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Audit finds golf chief accepted favors from employee

Wednesday, October 27, 2021 by Jo Clifton

The superintendent for the Parks and Recreation Department’s golf complex accepted favors from an employee he directly supervises, according to a recently released investigative report from the Office of the City Auditor.

After receiving an allegation that Nick Smitham, the golf complex supervisor, directed a PARD employee to repair Smitham’s personal vehicles, members of the audit team looked into the matter. According to the report, the employee is a mechanic who confirmed that he “performed repair work on Smitham’s personal vehicles on at least eight occasions and potentially on as many as 15.” Auditors said they were able to identify 10 separate incidents that occurred between 2012 and 2019.

Auditors wrote that the mechanic worked on a fuel pump on Smitham’s boat and the water pump and brakes on Smitham’s personal cars. The employee estimated he had spent eight to 15 hours doing this work while Smitham estimated the time at three to four hours. Auditors were not able to determine the specific dates for those instances; however, they said the mechanic told them he “had not done any personal favors for Smitham since approximately 2019.”

Smitham told members of the audit team that all of the work on his personal vehicles occurred after work hours. He said he did not pay the employee for his work although he claimed he would have been willing to do so.

Auditors found at least two occasions on which the mechanic worked on Smitham’s personal vehicles prior to becoming a city employee. “During the time of these favors, the mechanic worked for a vendor with an ongoing city contract. Additionally, Smitham was the primary point of contact for that vendor at the golf course he managed.”

Auditors wrote that besides directly supervising the mechanic, “Smitham also participated in the hiring process for the employee, including by sitting on the interview panel.”

According to the report, a new gift policy for city employees went into effect on Dec. 24, 2018. “Although Smitham may have accepted some favors after this date, the majority of the instances we identified took place before the policy change. Given that timeline, the previous gift policy applies to the majority of these favors. The previous policy prohibits any gift or favor that may reasonably tend to influence the receiver in the discharge of their official duties.”

The report continues: “The updated gift policy put in place after the majority of these favors expressly accounted for the inherent problems associated with supervisors receiving favors from those they supervise …. The updated policy also prohibits gifts or favors valued at more than $50. Based on cost estimates from the mechanic and industry data, it appears that these gifts of service would violate the new policy’s threshold of $50.”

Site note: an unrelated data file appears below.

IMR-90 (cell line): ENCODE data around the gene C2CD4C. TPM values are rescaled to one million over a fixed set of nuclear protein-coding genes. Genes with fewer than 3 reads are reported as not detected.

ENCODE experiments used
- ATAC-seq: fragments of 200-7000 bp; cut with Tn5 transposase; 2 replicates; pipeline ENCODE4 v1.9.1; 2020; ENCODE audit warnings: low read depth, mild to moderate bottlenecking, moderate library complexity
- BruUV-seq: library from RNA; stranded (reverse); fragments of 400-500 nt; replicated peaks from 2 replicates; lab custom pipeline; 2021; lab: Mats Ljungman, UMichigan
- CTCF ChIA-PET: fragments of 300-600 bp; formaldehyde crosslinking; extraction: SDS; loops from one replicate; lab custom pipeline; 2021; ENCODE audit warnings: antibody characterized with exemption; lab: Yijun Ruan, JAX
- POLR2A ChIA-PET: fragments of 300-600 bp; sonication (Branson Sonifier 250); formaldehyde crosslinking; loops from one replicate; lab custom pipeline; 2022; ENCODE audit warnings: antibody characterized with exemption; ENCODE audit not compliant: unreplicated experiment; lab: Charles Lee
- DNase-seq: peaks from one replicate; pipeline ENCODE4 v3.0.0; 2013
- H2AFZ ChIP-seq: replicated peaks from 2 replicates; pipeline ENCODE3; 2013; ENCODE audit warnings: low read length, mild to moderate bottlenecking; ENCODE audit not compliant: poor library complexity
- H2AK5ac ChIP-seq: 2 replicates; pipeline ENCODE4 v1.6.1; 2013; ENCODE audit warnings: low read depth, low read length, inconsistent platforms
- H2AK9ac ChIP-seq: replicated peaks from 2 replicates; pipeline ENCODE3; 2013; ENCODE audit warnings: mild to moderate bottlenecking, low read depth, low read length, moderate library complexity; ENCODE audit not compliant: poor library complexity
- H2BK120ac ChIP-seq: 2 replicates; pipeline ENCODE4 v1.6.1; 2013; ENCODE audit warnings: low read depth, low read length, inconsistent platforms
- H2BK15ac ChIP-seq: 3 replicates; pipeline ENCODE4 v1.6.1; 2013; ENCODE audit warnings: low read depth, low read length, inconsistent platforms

Auditors noted that, as the mechanic’s direct supervisor, Smitham “has official city duties that include completing the employee’s performance reviews and managing the employee’s day-to-day work. It is reasonable that receiving at least eight incidents of free repair work, which have more than a nominal value, could improperly influence a supervisor when assigning work to their direct report or evaluating that employee’s work performance.”

The mechanic told auditors he “did not feel any pressure or obligation to help because of the direct report-supervisor relationship” and that he “most likely offered to help or provide advice. PARD management did not believe the employee received any special treatment from Smitham as a result of helping on his personal equipment.” Smitham did not send a written response to the auditors.

Lucas Massie, a parks department assistant director, said in a memo to the auditor’s office that he concurred with the findings of the audit report and that PARD “is preparing to address these findings with the employee” with the help of the department’s HR division. He added that PARD “is currently undertaking efforts to ensure all employees have taken and passed the most recent city of Austin ethics training.”

Brian Molloy, chief of investigations for the auditor’s office, told the Austin Monitor that people in the department were helpful to his staff who conducted the investigation.

Photo made available through a Creative Commons license.

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